Despite being a US$ 50 billion market and an opportunity to increase incomes for rural communities in India, solar-powered productive-use appliances -- for tailoring, food processing, carpentry and others -- are still unable to access end-user finance and therefore unable to scale, according to a new report.
For two decades, Bangladesh has been the testing ground for using distributed solar to achieve energy access at scale. The main vehicle for this remarkable experiment has been the unremarkable-sounding Infrastructure Development Company Ltd. (IDCOL), which—in 2004—started to finance a Bangladesh solar home system (SHS) program using the innovative financial and technology packages I designed and implemented as the Founding Managing Director of Grameen Shakti in 1996. Today, this public-private partnership, backed initially by the World Bank and involving more than 60 NGOs and social enterprises, is anything but ordinary, having lifted up an entire generation.
India grabbed headlines in April 2015 when the Modi government pledged to achieve universal energy access, aka Sustainable Development Goal 7 (SDG7), in four years. It was and remains a world-leading commitment, and coupled with a 175 GW target for new clean power generation by 2022 (including 40 GW of grid-tied rooftop solar), it triggered a wave of new investment and market growth.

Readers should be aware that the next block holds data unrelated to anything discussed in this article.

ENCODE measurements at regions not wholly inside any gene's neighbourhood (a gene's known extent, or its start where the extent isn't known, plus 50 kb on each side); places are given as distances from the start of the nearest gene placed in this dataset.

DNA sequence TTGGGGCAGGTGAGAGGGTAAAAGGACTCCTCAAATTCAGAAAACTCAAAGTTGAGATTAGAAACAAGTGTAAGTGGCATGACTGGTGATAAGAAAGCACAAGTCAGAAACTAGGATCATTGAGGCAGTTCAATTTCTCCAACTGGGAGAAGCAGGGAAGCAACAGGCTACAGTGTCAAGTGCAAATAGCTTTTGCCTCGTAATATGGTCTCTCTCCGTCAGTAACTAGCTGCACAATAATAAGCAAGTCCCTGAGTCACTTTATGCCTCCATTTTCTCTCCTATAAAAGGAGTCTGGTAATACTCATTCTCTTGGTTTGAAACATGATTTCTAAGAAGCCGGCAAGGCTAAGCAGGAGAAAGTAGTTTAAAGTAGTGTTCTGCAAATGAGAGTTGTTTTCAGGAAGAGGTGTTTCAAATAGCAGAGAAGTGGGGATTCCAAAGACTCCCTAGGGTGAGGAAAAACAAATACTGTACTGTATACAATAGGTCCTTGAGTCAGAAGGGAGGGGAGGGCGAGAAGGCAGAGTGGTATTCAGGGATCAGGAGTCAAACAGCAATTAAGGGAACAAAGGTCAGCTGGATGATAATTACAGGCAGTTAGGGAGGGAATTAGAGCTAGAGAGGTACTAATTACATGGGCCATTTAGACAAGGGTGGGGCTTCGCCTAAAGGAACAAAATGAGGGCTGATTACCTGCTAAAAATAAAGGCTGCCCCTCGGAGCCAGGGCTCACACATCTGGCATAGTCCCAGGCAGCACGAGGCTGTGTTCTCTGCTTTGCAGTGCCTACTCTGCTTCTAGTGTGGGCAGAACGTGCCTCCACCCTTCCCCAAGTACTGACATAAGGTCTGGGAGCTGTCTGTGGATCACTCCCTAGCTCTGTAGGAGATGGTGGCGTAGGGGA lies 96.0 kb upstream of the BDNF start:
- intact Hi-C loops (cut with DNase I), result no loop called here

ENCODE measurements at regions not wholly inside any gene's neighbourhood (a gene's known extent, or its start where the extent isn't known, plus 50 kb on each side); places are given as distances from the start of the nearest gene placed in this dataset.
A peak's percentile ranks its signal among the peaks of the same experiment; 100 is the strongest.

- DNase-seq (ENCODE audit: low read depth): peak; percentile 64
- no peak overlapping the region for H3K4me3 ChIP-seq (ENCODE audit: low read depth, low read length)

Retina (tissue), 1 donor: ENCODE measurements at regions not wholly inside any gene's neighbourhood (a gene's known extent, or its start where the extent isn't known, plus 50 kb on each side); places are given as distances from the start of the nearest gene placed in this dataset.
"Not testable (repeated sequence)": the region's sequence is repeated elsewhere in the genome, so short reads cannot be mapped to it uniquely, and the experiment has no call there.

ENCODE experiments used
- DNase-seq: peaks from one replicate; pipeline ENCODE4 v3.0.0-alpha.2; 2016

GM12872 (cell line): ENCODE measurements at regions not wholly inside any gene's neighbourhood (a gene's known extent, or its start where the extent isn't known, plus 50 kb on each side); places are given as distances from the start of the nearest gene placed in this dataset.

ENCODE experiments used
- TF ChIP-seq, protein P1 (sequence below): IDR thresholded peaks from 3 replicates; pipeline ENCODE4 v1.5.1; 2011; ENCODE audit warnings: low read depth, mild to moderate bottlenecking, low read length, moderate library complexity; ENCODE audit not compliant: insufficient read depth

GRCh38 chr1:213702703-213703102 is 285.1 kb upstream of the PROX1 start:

In 2017, the African Development Bank (AfDB) will hold its annual meeting in India for the first time. The AfDB has targeted 75 million decentralized renewable connections in its plan to achieve universal energy access by 2025, while India has its sights on 40 GW of rooftop solar and 10,000 mini-grids in its bid to achieve “24/7 Power for All” by 2019. Imagine the learnings that the two have to share. Next year, also sees the International Solar Alliance (ISA) hit its stride, bringing together 20+ countries with a major focus on energy access through decentralized solutions, and opportunities for cross-learning are bolstered further under the Paris climate agreement plans for regional partnerships and technology transfer—a key to the low carbon transition.
The chief electricity regulator in India's most populous state, Uttar Pradesh (UP), has said out loud what many have been saying behind closed doors for a while: India's very high-profile campaign to extend its electric grid nationally by 2019 and provide energy access to every Indian, is distorting the reality on the ground. Desh Deepak Verma, whose UP Electricity Regulatory Commission (UPERC) is responsible for serving 200 million people, said claims of rapid advances in electrification, especially in hard to reach rural areas, must come under scrutiny.
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